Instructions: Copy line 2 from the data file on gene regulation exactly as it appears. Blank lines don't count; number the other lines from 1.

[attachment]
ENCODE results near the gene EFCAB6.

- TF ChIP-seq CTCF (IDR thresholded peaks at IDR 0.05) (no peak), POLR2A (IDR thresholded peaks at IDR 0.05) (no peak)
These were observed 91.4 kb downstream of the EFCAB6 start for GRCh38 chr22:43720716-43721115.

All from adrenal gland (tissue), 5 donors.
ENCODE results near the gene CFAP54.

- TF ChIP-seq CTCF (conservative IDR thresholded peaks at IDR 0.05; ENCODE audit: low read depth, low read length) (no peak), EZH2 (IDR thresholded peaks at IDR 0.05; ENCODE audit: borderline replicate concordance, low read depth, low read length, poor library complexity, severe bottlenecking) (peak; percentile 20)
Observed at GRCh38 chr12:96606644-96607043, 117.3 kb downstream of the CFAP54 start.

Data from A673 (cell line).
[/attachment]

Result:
- TF ChIP-seq CTCF (IDR thresholded peaks at IDR 0.05) (no peak), POLR2A (IDR thresholded peaks at IDR 0.05) (no peak)